Buckle up for this Book Nerd’s guide to Dublin bookshops. I’ve assembled for you a curated list of Dublin’s best bookstores guaranteed to help you fuel your book lust.
Trust me, this isn’t some listicle that I’ve assembled from a Google search. I’ve personally visited each of these bookshops, checked out the inventory, spoken with the booksellers and dropped my own cash in order to find the best that Dublin has to offer.
Dublin’s excellent collection of bookstores is an outgrowth of its literary history. Dublin is a UNESCO designated city of literature and it’s full of libraries and literary sites (which you can visit with the help of this literary guide). These well-preserved traditions have fertilized an environment that is conducive to ideas…and there’s no better place to find new ideas than at a bookshop.
This guide will share why each store is unique and there is a map at the end so that you can plot your own bookshop tour.
You can supplement your visit to Dublin with these additional itinerary ideas.
The Absolute Best Bookshops in Dublin
The Gutter Bookshop
The Gutter Bookshop is a small but well-curated store in Temple Bar. They don’t carry everything, but they do carry the best things. Their shelves are liberally sprinkled with staff pics and they always highlight Irish authors. The booksellers there are willing to stop what they are doing and chat with you. I once had a very interesting conversation there with the bookseller and another customer wherein we dissected the messed-up nature of book censorship in America. They were shocked that schools and libraries in the US get challenged for carrying books like Atwood’s The Handmaid’s Tale. I’m shocked by that too but was delighted that the store had created a display of banned books. Because that’s what they do at a really good bookstore.
Hours: Mon-Sun 10a-6p
“We’re all in the gutter, but some of use are looking up at the stars”
At Books Upstairs the books are actually downstairs. They do, however have a delightful little cafe upstairs that serves coffee, tea and light lunch with a large bay window overlooking the street below. The book selection on the lower floor leans toward the humanities, fiction and Irish writers. The store was pretty busy… but not so busy that the bookseller couldn’t take the time to give me a stack of recommendations when I asked her for modern Irish Fiction. It’s the mark of a good bookstore when they can knowledgeably hand-sell you just the thing that you are looking for.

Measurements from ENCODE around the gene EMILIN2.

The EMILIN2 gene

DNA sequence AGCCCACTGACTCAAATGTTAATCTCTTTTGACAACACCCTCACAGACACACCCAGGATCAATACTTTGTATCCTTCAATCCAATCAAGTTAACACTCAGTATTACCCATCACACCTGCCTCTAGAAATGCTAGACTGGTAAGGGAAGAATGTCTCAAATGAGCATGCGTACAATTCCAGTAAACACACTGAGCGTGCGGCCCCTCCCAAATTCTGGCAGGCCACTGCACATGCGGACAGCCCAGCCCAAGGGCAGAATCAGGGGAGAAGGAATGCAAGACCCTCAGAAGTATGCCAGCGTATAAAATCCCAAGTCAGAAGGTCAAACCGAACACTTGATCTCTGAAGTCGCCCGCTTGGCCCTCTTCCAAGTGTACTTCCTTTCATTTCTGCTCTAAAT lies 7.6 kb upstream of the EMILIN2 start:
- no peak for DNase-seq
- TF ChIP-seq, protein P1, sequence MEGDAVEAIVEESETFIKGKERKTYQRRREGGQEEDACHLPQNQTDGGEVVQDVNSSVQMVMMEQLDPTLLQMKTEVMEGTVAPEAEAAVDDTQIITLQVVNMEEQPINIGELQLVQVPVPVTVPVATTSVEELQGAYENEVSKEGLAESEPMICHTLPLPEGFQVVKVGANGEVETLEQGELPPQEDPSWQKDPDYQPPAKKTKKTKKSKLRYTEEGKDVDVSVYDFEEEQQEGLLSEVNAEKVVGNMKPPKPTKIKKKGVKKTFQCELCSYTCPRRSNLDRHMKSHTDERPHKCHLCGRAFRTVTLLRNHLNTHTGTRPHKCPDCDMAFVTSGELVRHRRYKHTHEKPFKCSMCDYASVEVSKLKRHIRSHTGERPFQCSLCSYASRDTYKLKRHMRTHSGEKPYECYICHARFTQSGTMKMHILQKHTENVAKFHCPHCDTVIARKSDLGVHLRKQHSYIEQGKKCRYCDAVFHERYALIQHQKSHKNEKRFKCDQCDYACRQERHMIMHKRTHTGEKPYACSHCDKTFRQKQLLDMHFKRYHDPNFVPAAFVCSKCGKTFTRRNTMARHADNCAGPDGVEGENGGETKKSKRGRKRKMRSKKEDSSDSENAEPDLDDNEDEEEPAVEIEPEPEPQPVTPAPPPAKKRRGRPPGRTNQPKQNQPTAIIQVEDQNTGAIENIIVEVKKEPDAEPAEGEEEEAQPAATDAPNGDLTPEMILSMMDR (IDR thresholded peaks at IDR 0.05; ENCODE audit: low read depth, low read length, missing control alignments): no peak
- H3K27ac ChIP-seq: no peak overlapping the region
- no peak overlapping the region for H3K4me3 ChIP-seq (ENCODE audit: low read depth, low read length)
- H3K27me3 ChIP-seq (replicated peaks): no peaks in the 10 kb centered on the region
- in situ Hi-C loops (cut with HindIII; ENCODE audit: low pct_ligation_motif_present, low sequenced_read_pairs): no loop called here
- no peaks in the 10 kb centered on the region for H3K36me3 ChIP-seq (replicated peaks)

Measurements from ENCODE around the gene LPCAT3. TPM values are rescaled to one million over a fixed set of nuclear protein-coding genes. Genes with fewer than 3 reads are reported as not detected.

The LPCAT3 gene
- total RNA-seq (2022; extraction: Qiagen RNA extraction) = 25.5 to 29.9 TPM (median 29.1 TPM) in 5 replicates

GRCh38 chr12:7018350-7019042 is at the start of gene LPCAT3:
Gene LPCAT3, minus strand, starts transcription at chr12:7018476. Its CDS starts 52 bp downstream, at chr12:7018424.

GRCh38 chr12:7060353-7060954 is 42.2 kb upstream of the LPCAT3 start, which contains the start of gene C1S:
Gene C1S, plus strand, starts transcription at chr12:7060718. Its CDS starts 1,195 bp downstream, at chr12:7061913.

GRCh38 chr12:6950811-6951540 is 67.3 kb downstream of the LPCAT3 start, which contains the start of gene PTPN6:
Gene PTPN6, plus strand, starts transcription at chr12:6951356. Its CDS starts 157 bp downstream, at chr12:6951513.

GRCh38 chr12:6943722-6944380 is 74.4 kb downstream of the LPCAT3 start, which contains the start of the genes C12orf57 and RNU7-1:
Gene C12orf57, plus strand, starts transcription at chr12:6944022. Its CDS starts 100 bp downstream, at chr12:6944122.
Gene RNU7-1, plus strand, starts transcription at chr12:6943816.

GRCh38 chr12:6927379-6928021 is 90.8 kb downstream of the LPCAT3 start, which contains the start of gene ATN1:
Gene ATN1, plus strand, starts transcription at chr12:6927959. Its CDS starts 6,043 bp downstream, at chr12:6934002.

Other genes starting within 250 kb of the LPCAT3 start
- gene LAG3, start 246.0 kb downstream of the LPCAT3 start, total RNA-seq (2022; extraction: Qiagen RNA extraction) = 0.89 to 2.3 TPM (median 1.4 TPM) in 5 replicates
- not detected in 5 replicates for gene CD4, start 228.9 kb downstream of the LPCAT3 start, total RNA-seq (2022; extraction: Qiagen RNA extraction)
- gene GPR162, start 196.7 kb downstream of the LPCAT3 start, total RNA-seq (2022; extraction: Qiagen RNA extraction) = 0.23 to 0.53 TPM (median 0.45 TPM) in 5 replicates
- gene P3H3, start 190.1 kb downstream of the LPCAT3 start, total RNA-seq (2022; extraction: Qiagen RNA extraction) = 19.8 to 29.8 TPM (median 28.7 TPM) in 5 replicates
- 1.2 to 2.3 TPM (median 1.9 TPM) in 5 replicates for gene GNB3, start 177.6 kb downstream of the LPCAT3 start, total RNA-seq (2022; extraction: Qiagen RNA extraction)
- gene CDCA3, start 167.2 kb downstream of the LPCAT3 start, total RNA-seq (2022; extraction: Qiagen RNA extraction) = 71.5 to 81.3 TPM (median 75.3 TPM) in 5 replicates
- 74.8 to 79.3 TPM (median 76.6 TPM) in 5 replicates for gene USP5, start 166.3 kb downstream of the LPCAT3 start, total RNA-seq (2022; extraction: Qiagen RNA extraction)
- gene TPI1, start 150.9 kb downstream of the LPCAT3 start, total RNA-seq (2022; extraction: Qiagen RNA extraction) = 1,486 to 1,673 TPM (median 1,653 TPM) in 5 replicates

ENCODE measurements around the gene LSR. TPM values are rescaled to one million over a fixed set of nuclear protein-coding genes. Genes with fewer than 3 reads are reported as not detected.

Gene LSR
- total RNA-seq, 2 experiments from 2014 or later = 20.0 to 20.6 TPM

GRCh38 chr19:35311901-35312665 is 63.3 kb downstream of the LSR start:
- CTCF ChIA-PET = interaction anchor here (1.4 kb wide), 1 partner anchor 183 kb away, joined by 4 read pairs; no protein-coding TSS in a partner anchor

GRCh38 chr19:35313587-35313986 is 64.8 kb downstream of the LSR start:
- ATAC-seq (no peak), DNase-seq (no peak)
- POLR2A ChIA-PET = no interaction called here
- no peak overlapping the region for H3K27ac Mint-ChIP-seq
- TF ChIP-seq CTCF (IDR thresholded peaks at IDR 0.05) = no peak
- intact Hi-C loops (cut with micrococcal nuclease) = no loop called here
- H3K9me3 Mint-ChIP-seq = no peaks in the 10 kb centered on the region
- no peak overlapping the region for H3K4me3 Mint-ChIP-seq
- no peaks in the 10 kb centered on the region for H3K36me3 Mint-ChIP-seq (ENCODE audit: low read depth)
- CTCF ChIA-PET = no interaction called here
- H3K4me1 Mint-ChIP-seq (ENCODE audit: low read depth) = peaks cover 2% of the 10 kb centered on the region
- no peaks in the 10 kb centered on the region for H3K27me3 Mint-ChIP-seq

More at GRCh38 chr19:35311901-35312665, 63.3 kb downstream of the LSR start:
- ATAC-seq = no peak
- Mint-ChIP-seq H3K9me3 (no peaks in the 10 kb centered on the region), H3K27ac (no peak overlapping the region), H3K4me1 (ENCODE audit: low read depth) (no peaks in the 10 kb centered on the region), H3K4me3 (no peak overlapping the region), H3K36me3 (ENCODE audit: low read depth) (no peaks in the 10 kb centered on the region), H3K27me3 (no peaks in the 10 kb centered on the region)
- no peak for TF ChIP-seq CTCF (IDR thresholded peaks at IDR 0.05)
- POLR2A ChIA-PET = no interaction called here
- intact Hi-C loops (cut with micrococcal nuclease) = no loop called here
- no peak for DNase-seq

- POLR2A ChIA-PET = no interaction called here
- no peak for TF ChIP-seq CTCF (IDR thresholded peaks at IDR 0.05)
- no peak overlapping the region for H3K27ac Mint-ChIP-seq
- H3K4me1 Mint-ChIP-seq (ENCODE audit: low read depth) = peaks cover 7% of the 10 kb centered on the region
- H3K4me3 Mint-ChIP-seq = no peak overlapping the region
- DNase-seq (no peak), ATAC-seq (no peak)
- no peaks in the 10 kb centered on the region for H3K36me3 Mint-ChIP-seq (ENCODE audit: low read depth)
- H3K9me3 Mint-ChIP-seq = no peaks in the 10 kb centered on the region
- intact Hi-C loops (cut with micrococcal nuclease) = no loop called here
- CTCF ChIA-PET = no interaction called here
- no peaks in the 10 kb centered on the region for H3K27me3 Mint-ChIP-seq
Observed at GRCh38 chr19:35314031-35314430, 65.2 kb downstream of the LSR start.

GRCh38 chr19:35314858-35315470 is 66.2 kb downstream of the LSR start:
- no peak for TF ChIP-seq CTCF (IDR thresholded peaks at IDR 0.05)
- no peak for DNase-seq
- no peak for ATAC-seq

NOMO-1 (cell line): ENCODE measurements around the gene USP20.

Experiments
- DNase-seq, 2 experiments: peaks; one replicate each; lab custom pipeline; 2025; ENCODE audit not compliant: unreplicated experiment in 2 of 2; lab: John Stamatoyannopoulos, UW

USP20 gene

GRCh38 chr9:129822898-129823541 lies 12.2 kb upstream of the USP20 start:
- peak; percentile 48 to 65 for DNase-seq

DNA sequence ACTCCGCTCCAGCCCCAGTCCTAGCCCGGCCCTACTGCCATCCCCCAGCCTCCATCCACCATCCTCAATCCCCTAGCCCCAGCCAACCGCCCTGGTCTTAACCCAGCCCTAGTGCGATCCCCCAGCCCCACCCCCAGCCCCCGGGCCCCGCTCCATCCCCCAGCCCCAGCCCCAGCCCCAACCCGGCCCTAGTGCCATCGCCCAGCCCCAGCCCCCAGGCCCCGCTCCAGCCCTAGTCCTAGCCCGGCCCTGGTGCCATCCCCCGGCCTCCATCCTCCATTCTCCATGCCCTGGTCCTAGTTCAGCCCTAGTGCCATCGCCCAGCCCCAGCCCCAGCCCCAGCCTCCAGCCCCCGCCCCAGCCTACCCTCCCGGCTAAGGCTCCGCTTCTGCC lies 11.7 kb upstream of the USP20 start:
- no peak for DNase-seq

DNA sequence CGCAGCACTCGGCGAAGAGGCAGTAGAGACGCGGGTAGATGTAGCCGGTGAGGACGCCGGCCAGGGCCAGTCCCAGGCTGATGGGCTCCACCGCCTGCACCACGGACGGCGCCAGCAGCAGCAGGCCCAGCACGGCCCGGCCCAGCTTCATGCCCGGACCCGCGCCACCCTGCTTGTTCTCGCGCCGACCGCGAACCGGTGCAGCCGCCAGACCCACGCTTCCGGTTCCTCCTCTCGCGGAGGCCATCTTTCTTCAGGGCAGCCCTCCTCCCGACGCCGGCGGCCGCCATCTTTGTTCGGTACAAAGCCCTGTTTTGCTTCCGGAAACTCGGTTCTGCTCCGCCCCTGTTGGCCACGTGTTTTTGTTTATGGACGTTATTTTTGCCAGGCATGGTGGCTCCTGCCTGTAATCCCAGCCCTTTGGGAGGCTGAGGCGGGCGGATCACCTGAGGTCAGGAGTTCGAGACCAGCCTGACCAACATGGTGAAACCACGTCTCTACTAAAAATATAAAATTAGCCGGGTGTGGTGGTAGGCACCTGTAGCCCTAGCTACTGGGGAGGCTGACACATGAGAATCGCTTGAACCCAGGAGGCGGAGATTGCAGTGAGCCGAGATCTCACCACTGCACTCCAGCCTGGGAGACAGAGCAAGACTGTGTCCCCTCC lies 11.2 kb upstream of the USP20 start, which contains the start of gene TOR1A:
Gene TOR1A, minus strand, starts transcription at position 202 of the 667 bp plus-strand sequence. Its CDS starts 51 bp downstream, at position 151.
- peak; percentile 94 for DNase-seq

Hours: Mon-Fr 10a-7p, Sat 10a-6p, Sun 2p-6p
The Winding Stair
The Winding Stair is a wee little shop right on the Liffey. They don’t have a gigantic selection of books, but they pride themselves on offering more unusual books which the larger chains don’t carry. They have a good fiction section along with an interesting assortment of non-fiction books that tend toward creativity (cooking, gardening, etc) and a very cute kids area. As with the two shops above, the booksellers there know their inventory and can be trusted to recommend something interesting. After you’ve made your purchase, you can chill out in one of their two armchairs and have a cuppa.
Hours: Mon-Wed, Fri 10a-6p, Thurs, Sat 10a-7p, Sun 12p-6p
Good General Interest Dublin Bookshops
Dubrey’s is a three-tiered cake of a bookstore located on the busy Grafton street shopping district. The store has something for everyone with a well-rounded selection of both fiction and nonfiction. They had some good staff pics on the tables but the store was very busy when I visited so the staff was less available for personalized attention. The highlight of the store is its third floor cafe. It’s a great place to plonk down after a busy shopping day for a cup of tea and some cake.